A Photography Road Trip to Jamaica – part 2 – Bond, Marley and Reggae. One Island, One Camera, One Lens. Bond, Marley and Reggae

The next overnight destination still on the Bond trail was to be Montego Bay.  En route however, there was a picturesque colonial town called Falmouth that I wanted to visit.  I didn’t have that many photos of Jamaican life apart from some in Port Antonio, and as it was Sunday I guessed it would be busy. Yes! The place was buzzing with people so in true photography tour mode I managed to take some decent shots of local people strolling around, all against a background of lovely, old historical buildings.   Photographing local people in Jamaica is not a very easy thing to do.  People are suspicious as to why you want to take their picture, so I always stop and explain how photos of Jamaica with no Jamaicans would be sad and missing something.

I was looking forward to visiting Montego Bay as I heard so much about it in films and songs.  At first sight it was nothing like I imagined it to be. The hip strip as its called is a long road that runs between the beach, which is backed by buildings and hotels so you can’t see it and another massive block of hotels and restaurants on the other side. Be vary wary of where you stay if you intend to sleep at all whilst there.

There are a few beaches that are walking distance, the best by far being the justly famous Doctors Cave Beach. From there you can get a glimpse of what it must have been like in that bygone glamorous era of art deco, luxurious houses, hotels and casinos. The old buildings are mostly still there, converted, deserted and overshadowed by the modern.  I had an idea in my head of photographing old buildings in black and white with a elegant couple sipping cocktails in front of one but it didn’t happen.

The best thing to do is to lie on the comfortable pristine beach, put on a pair of flippers, mask and tuba and swim out to the reef which is right there, unspoilt, with pretty coral and an array of multi coloured fish. From the beach, you see the planes from all over the world coming in to land every few minutes bringing visitors of whom many never venture much beyond their reserved hotel. What a shame.  I did photograph the beach, a lot, as it was gorgeous.

“The place you should go to is Negril” a friendly local told us as we drank a couple of beers whilst taking in the sunset.  It was indeed the next stop on the road trip around Jamaica.  We stopped off en route to catch glimpses of luxury villas facing the beautiful coastline as the road turned in land towards the west.  Negril is a beachcombers paradise.  It offers everything it says it does.  Miles of white sand beaches, most of which are free of charge (unlike most of Jamaica) and crystal clear turquoise waters protected by a reef teaming with fish and coral.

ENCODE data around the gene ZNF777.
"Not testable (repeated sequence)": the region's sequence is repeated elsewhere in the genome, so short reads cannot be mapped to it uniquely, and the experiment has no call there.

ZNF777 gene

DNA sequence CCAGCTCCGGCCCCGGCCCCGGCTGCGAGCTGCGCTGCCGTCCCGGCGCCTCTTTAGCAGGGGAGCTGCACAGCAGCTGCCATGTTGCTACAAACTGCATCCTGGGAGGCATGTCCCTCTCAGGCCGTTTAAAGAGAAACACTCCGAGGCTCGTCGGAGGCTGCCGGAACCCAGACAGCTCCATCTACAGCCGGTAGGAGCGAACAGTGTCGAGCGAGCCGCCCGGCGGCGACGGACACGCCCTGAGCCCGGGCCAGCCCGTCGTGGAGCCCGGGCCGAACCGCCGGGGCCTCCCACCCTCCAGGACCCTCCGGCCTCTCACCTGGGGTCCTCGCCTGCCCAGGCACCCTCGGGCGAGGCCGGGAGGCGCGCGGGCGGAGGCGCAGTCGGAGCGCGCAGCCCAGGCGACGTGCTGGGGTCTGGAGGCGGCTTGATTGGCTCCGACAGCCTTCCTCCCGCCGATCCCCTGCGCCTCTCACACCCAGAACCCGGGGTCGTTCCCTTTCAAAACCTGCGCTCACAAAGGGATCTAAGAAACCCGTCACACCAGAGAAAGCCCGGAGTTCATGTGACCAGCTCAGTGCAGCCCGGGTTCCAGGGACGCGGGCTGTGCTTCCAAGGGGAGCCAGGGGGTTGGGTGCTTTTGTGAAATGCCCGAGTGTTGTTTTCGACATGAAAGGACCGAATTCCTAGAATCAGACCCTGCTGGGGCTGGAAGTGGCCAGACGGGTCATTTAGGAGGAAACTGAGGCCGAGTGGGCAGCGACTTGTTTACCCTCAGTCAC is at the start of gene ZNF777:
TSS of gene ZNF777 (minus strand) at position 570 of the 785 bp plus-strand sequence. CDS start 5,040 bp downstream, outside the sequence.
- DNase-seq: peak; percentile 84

It is frequented by a huge diverse international variety of tourists of all ages staying in places from super exclusive luxury to a room in a local’s house. There is reggae and ganja a plenty.  Negril offers something for everyone. You can pay a bomb for a meal in an Italian restaurant or enjoy jerk chicken or a simple grilled fish in a locally owned place for a few dollars.

Beyond the 7 mile beach is the West End cliff area, pretty hotels and restaurants overlooking the cliffs.  Some offered pretty good snorkelling without having to take a boat out, however, I would recommend a trip out to the reef as it is really worthwhile but ask around before choosing a boat.

Venturing beyond the limits of Negril to the other side of the cliffs, it eventually becomes a dead end.  In a few places, the vegetation has been cleared and a couple of new hotels and villas have been built. Beyond the green, the rocks give way to some sand and expanses of dead coral.  Back to the roundabout that divides the beach from the West End and we continued our trip towards the south.  The wild, untamed and undeveloped area that gives us a glimpse of Jamaica as it must have been.

The next and second to last night was to be Treasure Beach.  We passed through Savannah la Mar, famed for reggae, it was traffic logged and impossible to park so we continued on to the coastal road.  More sandy coves, rocky cliffs and a good breeze rippling the waters of the Caribbean sea.

Treasure Island proved to be a very pleasant and laid back place.  Jakes is THE place to stay and it now offers less expensive rooms over the road still enabling you to use the beach facilities, pool and restaurant area, all very picturesque and charming. On either side were other coves, fishing boats and local joints where I took a bunch of pictures as there was an easy mix of Jamaicans and tourists alike enjoying the area which was a pleasure to see.

Our last day we woke up to a strong wind and agitated sea which brought in the gulls diving for fish. It was time to leave and complete our road trip around Jamaica, one island, one camera, one lens.  One beautiful island that I shan’t forget.